Encyclopædia Britannica, Ninth Edition/United States/Crawford, William Harris

See also William Harris Crawford on Wikipedia, the 11th edition, and the disclaimer. This appears in a biographical appendix of Section I (History and Constitution) of the United States article. The section was written by Alexander Johnston.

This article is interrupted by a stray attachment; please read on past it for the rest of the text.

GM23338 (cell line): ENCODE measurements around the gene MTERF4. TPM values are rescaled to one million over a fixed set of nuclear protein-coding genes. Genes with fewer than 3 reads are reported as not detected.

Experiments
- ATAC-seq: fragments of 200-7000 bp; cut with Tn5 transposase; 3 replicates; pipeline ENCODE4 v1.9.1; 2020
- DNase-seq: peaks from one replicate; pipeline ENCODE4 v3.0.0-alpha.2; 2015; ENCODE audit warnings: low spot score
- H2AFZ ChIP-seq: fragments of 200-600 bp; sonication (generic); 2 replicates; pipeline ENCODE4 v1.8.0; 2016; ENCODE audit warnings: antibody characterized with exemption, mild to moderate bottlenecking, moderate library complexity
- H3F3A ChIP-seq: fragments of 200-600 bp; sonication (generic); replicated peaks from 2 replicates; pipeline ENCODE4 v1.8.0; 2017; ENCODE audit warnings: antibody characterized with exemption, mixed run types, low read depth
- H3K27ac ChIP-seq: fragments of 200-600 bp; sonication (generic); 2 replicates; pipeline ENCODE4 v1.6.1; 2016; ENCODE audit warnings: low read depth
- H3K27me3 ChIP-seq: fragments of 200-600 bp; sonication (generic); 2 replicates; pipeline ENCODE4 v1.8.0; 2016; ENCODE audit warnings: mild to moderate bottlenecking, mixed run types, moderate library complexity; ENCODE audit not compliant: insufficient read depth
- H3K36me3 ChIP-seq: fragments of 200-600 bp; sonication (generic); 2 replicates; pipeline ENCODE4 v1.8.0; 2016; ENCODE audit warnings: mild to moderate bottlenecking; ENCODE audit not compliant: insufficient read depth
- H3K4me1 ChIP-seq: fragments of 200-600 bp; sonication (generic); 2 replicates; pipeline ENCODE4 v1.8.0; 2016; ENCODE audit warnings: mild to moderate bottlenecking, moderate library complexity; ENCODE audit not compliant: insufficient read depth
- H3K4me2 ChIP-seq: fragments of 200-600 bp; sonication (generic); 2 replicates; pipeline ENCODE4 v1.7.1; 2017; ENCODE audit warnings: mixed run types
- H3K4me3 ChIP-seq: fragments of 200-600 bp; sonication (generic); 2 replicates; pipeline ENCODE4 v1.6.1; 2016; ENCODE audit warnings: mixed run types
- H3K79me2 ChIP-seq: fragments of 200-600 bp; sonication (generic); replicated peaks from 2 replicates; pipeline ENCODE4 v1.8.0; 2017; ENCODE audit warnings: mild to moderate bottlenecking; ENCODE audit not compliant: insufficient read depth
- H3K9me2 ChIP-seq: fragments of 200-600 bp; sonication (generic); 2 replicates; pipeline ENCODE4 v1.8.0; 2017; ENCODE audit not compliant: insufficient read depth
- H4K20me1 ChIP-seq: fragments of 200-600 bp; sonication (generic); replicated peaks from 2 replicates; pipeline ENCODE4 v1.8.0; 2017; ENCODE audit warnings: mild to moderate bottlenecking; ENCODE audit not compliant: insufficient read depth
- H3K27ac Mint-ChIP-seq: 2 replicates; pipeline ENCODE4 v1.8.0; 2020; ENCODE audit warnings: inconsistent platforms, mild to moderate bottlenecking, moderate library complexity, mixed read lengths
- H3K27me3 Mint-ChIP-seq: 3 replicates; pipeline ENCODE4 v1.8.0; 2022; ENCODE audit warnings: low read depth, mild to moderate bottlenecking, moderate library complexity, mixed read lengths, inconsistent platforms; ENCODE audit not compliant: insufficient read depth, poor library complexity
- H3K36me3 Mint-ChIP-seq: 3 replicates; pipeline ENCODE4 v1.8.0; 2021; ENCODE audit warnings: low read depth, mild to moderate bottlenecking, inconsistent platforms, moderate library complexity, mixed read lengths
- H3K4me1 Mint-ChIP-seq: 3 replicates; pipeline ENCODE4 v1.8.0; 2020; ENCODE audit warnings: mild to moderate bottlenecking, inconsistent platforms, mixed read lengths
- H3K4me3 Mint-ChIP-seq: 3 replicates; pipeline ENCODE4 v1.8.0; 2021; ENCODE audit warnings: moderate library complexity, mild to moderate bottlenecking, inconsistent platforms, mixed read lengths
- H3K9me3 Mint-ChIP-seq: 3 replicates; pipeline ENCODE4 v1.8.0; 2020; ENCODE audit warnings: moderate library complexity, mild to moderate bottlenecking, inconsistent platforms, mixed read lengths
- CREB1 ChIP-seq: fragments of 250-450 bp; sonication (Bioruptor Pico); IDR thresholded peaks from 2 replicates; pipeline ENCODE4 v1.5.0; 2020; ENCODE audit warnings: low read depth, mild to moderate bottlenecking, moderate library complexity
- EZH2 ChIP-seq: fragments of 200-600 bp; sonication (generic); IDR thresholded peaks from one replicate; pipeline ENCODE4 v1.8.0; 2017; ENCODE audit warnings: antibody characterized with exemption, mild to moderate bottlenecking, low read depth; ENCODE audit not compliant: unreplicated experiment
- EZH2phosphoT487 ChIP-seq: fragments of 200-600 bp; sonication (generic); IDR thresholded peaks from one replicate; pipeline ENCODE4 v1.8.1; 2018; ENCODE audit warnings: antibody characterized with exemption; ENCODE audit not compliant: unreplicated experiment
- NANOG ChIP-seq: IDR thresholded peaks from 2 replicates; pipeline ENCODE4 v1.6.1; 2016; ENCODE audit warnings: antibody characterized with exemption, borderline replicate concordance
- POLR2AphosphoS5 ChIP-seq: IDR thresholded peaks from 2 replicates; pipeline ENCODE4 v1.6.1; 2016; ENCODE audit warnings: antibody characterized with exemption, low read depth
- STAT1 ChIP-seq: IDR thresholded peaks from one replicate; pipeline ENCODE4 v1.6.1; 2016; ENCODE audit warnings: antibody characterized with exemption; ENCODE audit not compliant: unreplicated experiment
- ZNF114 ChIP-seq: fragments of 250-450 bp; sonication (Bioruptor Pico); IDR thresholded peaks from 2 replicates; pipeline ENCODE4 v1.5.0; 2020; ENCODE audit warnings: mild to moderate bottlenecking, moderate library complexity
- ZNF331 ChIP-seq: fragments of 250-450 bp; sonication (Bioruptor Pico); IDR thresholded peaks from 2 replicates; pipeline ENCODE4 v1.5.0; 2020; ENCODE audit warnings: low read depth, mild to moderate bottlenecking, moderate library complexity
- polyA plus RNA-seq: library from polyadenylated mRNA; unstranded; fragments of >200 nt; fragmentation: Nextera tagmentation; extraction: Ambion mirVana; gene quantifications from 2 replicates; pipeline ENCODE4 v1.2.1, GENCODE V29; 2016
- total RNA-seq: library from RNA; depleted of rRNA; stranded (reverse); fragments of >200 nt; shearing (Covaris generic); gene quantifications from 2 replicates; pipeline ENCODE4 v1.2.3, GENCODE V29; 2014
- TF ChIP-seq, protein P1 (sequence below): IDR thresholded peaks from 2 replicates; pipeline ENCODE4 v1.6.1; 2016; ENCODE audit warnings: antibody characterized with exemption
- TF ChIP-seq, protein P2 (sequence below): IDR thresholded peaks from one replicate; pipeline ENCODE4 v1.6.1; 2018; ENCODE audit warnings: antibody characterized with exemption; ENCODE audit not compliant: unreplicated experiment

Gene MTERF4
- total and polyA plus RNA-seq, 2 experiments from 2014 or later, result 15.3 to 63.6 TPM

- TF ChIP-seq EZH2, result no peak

Crawford, William Harris, American statesman, was born in Amherst county, Va., Feb. 24, 1772, but removed to Georgia while still a boy. He was admitted to the bar, served in the State legislature, 1803-7, in the United States senate, 1807-13, as minister to France, 1813-15, as secretary of war, 1815-16, and as secretary of the treasury, 1816-25. He was one of the leading aspirants to the presidency in 1816, but Monroe obtained the nomination by a small majority. As the end of Monroe's second term approached, it was thought that Crawford would certainly be his successor. In 1823 he was stricken with paralysis; but his friends endeavoured to conceal his condition, and pressed him for the caucus nomination in 1824. He obtained it, but it did him little service. Indeed, the struggle really put an end to the Congressional caucus as a nominating body. On his defeat he retired from national politics, serving as State judge in his own State from 1827 until he died at Elberton, Ga., Sept. 15, 1834. See J. B. Cobb's Miscellanies, p. 131.